As a single mom, money was tight. I acknowledged all holidays and birthdays but I never gave my kids gifts outside of those special occasions. Don’t be a cash cow, unless you are! Kids need to understand that you are doing the best you can with what you have. Don’t hide the fact that money is tight, but don’t make it an issue by bringing it up every chance you get. I was raised by a single mother. We lived in the projects in Newark, NJ. I didn’t know we were poor until we moved out of the projects when I was 12. I remember taking a toy from a little girl, she started crying and told my mother. After my mother made me give it back, she started crying and she said, “What else can I do, I try to give you everything you want.” I needed to hear that.
You can’t get blood from a turnip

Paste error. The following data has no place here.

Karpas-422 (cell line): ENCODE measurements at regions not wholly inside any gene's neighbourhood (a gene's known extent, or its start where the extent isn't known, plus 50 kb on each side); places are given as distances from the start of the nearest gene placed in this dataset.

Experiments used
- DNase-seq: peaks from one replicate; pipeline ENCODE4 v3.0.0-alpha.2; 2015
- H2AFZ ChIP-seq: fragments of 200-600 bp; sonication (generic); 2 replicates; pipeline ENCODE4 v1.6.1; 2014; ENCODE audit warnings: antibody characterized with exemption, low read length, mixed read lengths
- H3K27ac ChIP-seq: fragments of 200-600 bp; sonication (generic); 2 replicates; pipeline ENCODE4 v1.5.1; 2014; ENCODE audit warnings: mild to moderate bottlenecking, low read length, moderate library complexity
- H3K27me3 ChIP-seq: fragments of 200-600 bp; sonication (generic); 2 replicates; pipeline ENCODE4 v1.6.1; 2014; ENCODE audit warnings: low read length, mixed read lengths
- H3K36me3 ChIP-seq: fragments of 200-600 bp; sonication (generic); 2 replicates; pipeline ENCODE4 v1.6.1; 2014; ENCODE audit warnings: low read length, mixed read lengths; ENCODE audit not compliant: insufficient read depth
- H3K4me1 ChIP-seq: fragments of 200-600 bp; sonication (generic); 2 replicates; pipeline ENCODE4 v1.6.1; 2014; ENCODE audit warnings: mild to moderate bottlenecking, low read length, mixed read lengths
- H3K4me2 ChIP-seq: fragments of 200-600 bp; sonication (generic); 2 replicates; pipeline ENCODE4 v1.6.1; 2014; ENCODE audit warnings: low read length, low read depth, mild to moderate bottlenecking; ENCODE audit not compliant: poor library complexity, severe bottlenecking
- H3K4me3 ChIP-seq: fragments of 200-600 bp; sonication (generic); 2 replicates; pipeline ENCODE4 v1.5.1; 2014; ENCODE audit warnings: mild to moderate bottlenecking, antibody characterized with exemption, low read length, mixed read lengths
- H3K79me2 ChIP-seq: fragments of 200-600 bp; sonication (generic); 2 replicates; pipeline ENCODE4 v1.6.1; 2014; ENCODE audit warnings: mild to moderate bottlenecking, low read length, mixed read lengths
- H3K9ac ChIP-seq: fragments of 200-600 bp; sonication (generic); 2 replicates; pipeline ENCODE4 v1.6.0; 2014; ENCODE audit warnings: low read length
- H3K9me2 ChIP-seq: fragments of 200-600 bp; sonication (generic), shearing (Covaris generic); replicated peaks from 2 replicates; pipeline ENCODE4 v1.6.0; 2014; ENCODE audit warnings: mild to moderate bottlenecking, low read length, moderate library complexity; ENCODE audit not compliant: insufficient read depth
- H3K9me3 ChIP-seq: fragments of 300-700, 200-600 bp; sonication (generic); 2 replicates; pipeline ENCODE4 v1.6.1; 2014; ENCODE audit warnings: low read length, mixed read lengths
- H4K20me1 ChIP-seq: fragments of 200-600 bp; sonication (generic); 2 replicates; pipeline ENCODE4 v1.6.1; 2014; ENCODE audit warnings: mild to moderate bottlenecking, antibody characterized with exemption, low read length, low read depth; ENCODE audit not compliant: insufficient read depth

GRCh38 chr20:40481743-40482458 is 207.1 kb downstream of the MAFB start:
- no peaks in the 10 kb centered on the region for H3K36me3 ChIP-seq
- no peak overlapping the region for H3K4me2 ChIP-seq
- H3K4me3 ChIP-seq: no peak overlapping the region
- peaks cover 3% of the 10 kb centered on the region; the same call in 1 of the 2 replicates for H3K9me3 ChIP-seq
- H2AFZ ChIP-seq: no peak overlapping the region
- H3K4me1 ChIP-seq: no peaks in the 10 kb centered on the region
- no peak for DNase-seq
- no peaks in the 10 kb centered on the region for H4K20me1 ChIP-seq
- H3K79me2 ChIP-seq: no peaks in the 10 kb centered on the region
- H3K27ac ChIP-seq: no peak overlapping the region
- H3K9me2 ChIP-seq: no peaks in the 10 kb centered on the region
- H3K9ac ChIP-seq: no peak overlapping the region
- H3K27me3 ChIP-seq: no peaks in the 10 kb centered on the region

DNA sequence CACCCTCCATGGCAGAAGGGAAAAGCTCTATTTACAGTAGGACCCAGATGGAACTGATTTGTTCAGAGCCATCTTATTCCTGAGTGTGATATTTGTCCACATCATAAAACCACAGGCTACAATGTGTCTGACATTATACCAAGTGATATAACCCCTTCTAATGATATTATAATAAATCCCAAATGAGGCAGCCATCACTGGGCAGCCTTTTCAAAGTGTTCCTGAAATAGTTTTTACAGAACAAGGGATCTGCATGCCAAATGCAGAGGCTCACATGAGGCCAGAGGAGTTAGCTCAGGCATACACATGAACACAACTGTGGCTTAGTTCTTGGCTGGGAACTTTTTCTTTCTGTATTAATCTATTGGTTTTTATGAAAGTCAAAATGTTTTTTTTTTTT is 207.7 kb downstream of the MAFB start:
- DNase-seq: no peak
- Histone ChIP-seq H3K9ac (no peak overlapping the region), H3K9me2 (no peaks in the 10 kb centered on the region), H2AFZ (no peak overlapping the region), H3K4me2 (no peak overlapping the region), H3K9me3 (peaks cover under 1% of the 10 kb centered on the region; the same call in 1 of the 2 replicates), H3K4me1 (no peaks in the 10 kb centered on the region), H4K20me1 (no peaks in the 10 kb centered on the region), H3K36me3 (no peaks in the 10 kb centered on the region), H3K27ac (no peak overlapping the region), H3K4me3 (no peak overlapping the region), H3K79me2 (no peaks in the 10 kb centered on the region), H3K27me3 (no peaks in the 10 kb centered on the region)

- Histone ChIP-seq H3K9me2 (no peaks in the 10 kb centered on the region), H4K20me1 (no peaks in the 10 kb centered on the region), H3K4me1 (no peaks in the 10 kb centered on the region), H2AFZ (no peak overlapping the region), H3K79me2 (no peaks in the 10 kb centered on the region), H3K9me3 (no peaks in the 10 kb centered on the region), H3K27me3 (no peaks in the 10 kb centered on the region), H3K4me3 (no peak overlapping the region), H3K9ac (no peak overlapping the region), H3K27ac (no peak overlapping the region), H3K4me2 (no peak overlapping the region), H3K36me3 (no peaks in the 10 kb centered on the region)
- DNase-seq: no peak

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I agree. Have the conversation. You relieved a little girl of her toy. Somehow that story sounds familiar. I think when you compartmentalize occasions, i. e., birthdays, Christmas, it is deceptive. Parents tend to continuously repeat their financial status when their children repetitively ask for stuff or life’s situations become overwhelming. I believe it is important for parents to talk to their children about their family situation. On one hand we say kids are smart and astute and on the other hand we “withhold” information that would help them better understand the “why’s”. When you contribute to the daily sustenance of your children, that is not only an obligation, but a gift. When you buy the nice comfort ensemble for their beds or take them out to dinner or order pizza on occasion, those are gifts outside of the “special occasions.” When you purchase cars for your children or pay for them to participate in school activities, those are gifts. What about when you take the children on vacation? I think you get my point. Parents strive to give their children better lives as compared to their lives…sometimes within their means. Parents should not be cash cows unless they can “utterly” afford to be.